By Jean Doran Matua, Editor
Back in the fall of 2011, custodian Pat Mertens and third-grade teacher Erin Durga both were new at Kimball Elementary School.
That was the final year of “Cubbie Land,” the in-school daycare center where Durga’s two children spent their school days. Worried about where her kids could go the next year, she learned that Pat’s wife Lynda did daycare, and they lived just a few miles apart. This began their friendship.
Durga’s children went to Lynda’s daycare, and soon were joined by another sibling. They called Pat “Papa” when they were little. Even after all of them were too old for daycare, they ask to visit “Papa” (now calling him “Pat”). Now that the two families live less than a half-mile apart, it’s even easier for the kids to go over to visit the Mertens.
Back in 2002, on one of his doctor visits, Pat’s doctor indicated that his kidney function was slightly elevated. After about 6-8 months of extra visits, he just stopped going.
Then in 2017 Pat was stricken with congestive heart failure. With all the tests given, he was diagnosed with Stage 4 kidney failure: both kidneys were only functioning at 25%. He was automatically placed on a transplant list. He also started kidney dialysis, spending 3.5 hours three times a week. His insurance covered the dialysis and medications, at about $40,000 a month.
Today, Pat is in Stage 5 kidney failure; both kidneys are at 12% function, and a transplant is more urgently needed.
On Jan. 31 this year, students at Kimball Elementary School held a “Hats for Pat” day to help raise money for transportation expenses, getting to and from dialysis.
Shortly after that, Pat’s daughter Kayla posted on Facebook that her dad was in need of a kidney for transplant, from someone with type O blood.
“It’s gonna be me,” thought Durga. She discussed it with her husband who told her to “go for it.”
Durga started the paperwork to become a kidney donor, and then COVID-19 came along and paused everything for awhile. With no non-urgent doctor or lab visits, Durga took her own mouth swabs and mailed them to the donor coordinator at Fairview Hospital. The process took longer, but it still moved forward.
As it turned out, Durga was indeed a match, just as she had believed. She has type O+ blood, a universal donor. With healthy kidney function between 80 and 100, her score is 116. She recently had six doctor appointments – all in one day, and all by video conference.
Both Durga and Mertens learned last Thursday that the surgery will be done the afternoon of Friday, July 3. The date was moved up so that Durga can be fully recovered before the start of school in the fall – whatever form that ends up taking. [UPDATE: surgery has been moved up to 7:30 a.m. on July 3, and both Erin and Pat will be allowed one visitor at the hospital.]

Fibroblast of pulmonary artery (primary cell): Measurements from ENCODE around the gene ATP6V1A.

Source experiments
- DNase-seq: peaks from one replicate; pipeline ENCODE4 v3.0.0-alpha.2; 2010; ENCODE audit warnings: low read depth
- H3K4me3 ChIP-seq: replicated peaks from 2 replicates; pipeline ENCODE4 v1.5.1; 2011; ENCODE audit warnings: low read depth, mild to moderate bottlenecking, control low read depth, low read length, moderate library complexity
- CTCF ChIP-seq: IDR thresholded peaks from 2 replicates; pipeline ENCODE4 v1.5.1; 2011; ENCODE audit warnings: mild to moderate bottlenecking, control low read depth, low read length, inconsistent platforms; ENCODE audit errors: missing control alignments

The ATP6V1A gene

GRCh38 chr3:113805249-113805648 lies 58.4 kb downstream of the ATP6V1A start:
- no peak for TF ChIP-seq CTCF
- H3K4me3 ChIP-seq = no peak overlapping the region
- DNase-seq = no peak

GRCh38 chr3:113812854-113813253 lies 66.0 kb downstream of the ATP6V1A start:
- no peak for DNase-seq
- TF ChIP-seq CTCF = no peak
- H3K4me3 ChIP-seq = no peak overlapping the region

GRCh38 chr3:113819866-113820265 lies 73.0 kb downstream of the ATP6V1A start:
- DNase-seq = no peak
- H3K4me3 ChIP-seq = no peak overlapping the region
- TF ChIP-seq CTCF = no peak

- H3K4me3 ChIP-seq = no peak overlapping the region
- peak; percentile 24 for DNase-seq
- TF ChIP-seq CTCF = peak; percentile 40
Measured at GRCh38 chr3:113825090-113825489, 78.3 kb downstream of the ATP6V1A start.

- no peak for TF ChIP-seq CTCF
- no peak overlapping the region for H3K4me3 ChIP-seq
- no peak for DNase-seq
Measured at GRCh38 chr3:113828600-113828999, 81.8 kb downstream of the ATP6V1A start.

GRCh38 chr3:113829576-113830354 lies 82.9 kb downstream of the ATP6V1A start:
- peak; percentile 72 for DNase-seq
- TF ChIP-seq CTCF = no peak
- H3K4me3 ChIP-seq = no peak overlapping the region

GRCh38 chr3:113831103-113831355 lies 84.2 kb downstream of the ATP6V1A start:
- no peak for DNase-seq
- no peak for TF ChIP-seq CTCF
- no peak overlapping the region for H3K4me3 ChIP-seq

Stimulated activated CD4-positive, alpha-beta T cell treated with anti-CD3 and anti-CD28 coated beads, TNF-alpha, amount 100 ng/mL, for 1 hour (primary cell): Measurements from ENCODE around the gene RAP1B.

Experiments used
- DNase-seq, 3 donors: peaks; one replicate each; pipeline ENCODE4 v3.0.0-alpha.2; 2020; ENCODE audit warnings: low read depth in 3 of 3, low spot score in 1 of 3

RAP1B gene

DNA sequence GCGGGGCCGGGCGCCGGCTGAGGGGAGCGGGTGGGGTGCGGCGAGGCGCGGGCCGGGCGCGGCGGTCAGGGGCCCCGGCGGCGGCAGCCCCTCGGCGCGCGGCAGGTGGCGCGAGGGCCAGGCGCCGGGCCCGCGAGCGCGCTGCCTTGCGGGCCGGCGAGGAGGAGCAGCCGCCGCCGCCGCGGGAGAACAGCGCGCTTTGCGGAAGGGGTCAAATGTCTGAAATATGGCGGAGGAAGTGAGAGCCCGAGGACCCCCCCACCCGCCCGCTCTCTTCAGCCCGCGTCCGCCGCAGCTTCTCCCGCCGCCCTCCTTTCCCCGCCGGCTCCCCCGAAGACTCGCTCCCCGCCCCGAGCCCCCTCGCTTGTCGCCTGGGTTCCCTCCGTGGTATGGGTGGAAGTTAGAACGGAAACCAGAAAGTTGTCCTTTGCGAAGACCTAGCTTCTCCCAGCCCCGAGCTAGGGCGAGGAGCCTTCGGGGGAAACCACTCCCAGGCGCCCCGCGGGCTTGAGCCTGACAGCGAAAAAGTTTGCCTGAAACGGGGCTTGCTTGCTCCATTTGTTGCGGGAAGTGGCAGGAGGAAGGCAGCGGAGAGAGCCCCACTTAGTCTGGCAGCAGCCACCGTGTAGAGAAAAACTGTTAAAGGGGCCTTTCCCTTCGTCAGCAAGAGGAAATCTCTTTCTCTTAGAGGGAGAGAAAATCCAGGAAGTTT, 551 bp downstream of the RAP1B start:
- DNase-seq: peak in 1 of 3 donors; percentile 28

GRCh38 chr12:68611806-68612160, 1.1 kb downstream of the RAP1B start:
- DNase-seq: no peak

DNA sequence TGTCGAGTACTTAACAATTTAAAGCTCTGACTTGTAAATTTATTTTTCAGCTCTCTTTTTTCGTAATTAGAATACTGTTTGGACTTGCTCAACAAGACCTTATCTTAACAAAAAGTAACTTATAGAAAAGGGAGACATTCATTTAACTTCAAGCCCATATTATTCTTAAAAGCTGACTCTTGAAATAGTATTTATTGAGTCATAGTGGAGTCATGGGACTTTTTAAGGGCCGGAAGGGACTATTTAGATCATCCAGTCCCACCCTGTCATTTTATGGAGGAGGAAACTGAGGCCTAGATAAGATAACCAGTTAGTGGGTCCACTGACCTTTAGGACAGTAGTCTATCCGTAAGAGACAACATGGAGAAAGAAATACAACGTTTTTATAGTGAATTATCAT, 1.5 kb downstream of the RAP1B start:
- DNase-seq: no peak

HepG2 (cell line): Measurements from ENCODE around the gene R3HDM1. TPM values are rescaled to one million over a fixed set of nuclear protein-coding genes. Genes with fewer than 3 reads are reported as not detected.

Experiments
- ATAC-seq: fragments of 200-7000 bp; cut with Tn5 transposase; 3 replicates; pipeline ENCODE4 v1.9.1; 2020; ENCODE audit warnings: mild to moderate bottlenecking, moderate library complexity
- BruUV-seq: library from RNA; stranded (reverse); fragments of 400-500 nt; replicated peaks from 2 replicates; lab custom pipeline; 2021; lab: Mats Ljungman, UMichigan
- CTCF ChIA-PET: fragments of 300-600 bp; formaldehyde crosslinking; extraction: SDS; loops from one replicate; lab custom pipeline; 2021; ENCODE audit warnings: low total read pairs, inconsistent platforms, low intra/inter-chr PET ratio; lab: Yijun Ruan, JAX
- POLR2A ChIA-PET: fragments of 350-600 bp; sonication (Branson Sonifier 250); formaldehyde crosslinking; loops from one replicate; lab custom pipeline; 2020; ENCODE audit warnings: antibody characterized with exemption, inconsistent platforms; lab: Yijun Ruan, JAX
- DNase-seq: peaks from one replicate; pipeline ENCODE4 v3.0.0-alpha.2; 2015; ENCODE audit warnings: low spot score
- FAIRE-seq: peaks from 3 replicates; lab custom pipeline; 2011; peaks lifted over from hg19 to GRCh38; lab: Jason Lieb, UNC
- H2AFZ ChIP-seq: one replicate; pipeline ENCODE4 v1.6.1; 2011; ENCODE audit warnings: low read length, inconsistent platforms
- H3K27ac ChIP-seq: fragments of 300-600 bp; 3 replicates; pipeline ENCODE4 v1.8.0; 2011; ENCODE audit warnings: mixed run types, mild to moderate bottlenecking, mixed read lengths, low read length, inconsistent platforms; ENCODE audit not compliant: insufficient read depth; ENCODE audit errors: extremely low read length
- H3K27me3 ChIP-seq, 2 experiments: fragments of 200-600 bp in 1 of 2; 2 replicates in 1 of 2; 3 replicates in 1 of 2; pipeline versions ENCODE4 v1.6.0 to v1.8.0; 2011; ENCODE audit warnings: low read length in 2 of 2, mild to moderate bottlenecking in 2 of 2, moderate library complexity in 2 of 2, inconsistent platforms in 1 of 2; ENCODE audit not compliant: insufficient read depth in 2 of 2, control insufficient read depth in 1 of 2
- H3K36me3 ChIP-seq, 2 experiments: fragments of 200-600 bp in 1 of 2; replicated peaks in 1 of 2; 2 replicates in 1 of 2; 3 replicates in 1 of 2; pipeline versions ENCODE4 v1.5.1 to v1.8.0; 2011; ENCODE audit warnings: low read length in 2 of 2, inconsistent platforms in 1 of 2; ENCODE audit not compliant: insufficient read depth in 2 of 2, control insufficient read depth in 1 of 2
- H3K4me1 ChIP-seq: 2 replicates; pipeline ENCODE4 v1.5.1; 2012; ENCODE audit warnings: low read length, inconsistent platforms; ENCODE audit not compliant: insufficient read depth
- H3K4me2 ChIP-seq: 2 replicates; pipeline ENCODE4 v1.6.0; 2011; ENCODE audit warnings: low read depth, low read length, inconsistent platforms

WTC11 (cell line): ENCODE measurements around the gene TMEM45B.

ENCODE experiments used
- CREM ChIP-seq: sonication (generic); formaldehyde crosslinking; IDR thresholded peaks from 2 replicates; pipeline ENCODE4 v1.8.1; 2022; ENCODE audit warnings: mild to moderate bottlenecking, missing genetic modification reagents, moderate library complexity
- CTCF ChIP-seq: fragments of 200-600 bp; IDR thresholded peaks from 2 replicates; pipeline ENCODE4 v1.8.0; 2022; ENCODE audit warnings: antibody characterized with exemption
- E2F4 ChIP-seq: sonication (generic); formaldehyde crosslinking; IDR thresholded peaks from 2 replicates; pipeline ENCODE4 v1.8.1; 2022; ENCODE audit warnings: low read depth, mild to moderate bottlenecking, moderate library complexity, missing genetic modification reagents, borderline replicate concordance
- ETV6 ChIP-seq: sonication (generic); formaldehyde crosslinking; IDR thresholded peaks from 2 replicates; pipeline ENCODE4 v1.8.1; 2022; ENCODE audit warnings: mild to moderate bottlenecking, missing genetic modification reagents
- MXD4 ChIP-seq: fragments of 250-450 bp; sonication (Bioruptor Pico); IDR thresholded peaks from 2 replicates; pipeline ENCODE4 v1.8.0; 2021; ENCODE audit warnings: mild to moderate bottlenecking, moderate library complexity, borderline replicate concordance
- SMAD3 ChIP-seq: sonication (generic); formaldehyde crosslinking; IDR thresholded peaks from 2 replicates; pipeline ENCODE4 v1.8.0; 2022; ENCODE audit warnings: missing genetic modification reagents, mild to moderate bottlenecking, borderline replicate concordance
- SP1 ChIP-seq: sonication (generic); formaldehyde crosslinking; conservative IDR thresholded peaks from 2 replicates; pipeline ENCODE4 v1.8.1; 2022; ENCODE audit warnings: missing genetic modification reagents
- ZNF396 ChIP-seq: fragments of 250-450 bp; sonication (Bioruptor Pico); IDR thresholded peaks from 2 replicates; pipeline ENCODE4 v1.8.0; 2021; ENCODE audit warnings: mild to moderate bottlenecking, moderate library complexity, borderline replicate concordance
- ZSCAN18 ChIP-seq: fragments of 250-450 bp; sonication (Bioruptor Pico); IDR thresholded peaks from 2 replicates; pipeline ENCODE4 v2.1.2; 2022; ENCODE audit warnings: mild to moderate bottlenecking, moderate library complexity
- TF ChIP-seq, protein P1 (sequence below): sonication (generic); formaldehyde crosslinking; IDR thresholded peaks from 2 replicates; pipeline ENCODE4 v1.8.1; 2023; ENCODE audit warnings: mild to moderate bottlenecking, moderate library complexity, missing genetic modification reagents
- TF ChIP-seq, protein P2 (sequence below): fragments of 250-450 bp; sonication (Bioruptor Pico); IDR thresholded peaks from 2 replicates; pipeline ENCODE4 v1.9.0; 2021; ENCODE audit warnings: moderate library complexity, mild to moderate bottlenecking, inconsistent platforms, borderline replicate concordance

At this point, both of them are cleared for surgery. Mertens continues his dialysis; something he will no longer need to do after the surgery. Both will arrive at the hospital – alone, as no visitors are allowed – the day before surgery for last-minute tests and clearance.
Both Erin and Pat will be put under anesthesia at the same time – it’s done that way so that no one can back out at the last minute. One of Erin’s kidneys will be harvested at the same time that Pat is prepared surgically to receive it.
Erin’s surgery will be a hybrid of laparoscopic and regular surgery. She will only have one larger incision through which they will remove one of her kidneys; everything else will be done laparoscopically, through 2 or 3 smaller incisions. She will be in the hospital for 3-4 days (again, no visitors), and her recovery time is expected to be two weeks. She won’t be able to lift anything over 10 pounds, though, for a full eight weeks after surgery. Following the donation, Erin is expected to have a kidney function at around 75. She is 38, and very healthy.
Pat’s surgery will be more involved. He doesn’t yet know all that will be involved except that the incision will be like a large, upside-down U, that they will not remove his low-functioning kidneys, but that they will add Erin’s kidney, in front. He will have to take anti-rejection drugs for the rest of his life, but his kidney function after surgery should also be around 70-75. Pat will spend about 5-10 days in the hospital post-op. He, too, will be ready for school to start in the fall, especially since he is two months ahead of schedule with the busy summer maintenance work at the school (thanks to schools being closed since mid-March).
Erin’s children are now 7, 9 and 11. They know about the upcoming surgery, and that they will need to help mom like they did last year after her gall bladder surgery. The biggest change is that mom won’t be able to go camping with them this summer.
Pat’s children are grown, and the older of his seven grand-
children know about the surgery.
The families know each other well, and everyone is on board.
Pat was near tears expressing how much Erin’s “gift” means to him. Her response was simply, “I’m just happy it’s all working out.”
Pat’s insurance will cover both surgeries. Erin received a grant from the National Transplant Center for her extra expenses. Erin started a GoFundMe account for Pat’s extra expenses: search for “Caring for our Custodian” at GoFundMe.com.